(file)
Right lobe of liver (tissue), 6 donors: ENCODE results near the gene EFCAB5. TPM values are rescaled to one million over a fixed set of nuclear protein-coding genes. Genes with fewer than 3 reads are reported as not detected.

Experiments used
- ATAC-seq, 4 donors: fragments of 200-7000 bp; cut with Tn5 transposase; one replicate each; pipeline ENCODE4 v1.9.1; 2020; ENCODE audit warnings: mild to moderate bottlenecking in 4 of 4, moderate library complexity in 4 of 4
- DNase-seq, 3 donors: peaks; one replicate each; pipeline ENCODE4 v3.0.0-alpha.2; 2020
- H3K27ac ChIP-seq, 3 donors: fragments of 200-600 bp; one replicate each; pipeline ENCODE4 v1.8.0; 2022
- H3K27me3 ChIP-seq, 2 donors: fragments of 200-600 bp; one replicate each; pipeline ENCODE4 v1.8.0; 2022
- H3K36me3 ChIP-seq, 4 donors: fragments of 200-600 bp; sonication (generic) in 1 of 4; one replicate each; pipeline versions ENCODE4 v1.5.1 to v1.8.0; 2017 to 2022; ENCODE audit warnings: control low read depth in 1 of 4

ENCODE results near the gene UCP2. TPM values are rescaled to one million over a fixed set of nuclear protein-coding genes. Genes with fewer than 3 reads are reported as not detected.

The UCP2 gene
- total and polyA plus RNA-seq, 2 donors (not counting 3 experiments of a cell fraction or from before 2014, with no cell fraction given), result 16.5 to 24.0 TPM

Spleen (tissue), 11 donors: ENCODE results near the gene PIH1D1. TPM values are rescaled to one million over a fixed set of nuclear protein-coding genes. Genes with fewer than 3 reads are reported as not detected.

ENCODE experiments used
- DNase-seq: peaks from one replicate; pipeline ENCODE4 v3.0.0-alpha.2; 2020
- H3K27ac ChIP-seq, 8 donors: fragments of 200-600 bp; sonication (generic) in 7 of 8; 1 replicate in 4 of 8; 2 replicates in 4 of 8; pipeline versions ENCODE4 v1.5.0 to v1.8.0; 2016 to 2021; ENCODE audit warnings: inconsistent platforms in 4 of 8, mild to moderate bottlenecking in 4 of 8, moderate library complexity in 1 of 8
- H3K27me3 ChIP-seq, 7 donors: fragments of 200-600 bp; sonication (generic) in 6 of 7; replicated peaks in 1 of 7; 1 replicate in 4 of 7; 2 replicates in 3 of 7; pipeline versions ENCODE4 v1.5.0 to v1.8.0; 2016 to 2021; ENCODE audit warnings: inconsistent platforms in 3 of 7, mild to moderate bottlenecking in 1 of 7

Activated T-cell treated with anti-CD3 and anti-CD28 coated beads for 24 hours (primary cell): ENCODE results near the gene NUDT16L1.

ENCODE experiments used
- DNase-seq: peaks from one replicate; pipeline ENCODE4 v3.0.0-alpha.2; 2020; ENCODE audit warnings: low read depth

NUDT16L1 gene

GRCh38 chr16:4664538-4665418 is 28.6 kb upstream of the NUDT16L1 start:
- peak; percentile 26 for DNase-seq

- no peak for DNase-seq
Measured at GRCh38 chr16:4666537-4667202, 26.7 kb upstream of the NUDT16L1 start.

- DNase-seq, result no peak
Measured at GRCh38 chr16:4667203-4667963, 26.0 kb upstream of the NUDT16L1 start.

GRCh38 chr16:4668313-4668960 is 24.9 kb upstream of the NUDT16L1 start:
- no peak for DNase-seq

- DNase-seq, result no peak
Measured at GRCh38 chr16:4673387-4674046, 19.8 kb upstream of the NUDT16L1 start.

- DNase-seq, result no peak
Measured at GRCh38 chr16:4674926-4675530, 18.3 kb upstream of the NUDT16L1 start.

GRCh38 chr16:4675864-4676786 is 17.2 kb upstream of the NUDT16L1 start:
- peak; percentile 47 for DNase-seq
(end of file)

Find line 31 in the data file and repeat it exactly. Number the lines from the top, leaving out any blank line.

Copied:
Measured at GRCh38 chr16:4674926-4675530, 18.3 kb upstream of the NUDT16L1 start.